MOSCOW, April 4 - RAPSI. The Ninth Commercial Court of Appeals will consider a Russian businessman's appeal on May 13 against a court order to stop using the Burger King brand in his domain names, the court told RAPSI on Thursday.
Burger King Corporation had filed a lawsuit against Alexei Makoveyev for his use of the burgerking.su and burger-king.su domain names, which are confusingly similar to the plaintiff's registered trademark. The court ordered Makoveyev to stop using those brands, although it only awarded Burger King 200,000 rubles in compensation, rather than the 500,000 rubles ($16,595) the company sought.
Makoveyev's attorney said at the court hearing that his client had never used the domains to post information about Burger King Corporation's registered trademarks. Both websites advertised franchise services and provided information about franchising in Russia.
The plaintiff's representative dismissed these arguments as immaterial, adding that Makoveyev's actions still constituted infringement on a registered trademark.
The court upheld the lawsuit, noting that there was information about a Mr. Burger franchise on the websites. This ad was posted by the defendant, who has no right to use the registered trademark, since it belongs to Burger King Corp.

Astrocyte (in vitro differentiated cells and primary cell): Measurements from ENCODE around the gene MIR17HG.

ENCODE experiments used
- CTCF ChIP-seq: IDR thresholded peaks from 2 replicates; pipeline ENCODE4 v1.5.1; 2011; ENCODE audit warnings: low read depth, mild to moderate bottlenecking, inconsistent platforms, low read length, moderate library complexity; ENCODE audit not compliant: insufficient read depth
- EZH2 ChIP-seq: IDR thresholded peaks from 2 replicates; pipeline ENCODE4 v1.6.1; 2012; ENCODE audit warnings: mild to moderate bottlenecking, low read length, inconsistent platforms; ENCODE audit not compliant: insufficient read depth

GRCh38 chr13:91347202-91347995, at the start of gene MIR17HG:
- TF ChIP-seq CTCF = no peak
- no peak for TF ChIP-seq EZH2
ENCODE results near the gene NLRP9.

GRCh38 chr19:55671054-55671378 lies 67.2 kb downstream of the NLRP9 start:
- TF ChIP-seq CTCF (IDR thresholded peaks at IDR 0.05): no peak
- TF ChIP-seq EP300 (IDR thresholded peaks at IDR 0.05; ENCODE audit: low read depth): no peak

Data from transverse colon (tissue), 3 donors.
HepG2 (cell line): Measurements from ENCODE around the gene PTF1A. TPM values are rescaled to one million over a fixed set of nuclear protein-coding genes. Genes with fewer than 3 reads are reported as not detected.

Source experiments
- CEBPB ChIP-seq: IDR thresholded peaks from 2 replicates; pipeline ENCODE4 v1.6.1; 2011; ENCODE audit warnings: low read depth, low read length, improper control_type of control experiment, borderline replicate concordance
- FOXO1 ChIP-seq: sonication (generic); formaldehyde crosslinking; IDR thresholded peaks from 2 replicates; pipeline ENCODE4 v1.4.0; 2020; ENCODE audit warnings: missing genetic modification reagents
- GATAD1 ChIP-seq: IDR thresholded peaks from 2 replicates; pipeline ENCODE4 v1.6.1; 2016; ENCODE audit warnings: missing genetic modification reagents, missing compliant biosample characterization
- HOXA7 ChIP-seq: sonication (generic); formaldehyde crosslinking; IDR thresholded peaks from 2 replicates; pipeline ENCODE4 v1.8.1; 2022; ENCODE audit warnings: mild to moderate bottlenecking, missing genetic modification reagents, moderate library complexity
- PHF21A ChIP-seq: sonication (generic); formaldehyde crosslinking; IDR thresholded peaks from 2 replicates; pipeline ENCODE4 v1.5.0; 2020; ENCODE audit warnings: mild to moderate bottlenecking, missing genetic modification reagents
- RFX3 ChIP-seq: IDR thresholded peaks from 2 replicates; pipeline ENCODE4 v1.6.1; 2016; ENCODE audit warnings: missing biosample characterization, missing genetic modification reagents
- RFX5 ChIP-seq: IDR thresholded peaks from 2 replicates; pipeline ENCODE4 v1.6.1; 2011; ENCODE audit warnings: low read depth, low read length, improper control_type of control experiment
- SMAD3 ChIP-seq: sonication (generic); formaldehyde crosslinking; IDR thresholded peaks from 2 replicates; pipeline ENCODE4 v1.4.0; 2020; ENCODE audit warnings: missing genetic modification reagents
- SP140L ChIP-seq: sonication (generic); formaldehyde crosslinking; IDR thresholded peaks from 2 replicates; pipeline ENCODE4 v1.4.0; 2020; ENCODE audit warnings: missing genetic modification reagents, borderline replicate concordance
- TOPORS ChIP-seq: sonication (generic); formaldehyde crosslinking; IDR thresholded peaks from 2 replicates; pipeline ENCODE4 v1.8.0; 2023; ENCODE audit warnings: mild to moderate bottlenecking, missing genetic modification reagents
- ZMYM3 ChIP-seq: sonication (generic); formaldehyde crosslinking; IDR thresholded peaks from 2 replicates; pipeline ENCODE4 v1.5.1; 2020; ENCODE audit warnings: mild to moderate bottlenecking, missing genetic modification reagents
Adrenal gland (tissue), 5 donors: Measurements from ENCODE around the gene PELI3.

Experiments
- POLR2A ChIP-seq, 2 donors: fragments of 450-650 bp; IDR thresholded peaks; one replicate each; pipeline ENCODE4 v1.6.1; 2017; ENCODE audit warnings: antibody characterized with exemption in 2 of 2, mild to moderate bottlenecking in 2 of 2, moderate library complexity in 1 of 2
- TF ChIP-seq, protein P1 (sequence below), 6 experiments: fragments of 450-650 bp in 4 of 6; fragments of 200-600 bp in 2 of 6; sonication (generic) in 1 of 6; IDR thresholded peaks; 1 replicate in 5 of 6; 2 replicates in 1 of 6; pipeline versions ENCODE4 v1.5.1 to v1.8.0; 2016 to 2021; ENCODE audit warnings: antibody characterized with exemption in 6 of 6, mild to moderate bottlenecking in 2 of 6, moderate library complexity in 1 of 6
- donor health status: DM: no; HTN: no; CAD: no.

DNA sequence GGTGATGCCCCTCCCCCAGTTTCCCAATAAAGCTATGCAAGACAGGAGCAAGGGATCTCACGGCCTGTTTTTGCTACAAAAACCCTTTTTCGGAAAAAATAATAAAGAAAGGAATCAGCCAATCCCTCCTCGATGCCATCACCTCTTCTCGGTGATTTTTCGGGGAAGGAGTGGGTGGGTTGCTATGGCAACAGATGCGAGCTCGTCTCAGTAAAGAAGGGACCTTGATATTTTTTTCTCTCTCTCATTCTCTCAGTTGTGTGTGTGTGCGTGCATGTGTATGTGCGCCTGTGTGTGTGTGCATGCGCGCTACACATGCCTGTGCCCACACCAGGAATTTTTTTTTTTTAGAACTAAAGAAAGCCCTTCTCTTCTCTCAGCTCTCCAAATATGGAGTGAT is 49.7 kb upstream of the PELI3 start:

Makoveyev is well known in Russia for his dealings in so-called pseudo-franchises. In late 2000, his company sold franchise licenses for clones of well known companies, for example, ZaraZara. The names and the logos of these companies bear significant resemblance to the originals.
To avoid problems with the rightful trademark owners, pseudo-franchise dealers apply to the Federal Service for Intellectual Property, Patents and Trademarks, but do not follow through with the registration procedures at the last minute.
There are 12,000 Burger King restaurants across 75 countries. The company earns an average annual profit of $1.5 billion. Burger King made a foray into the Russian market in early 2010 after signing a franchise partnership agreement with the owner of Russia's Shokoladnitsa cafe chain. The company currently owns 57 restaurants in Russia.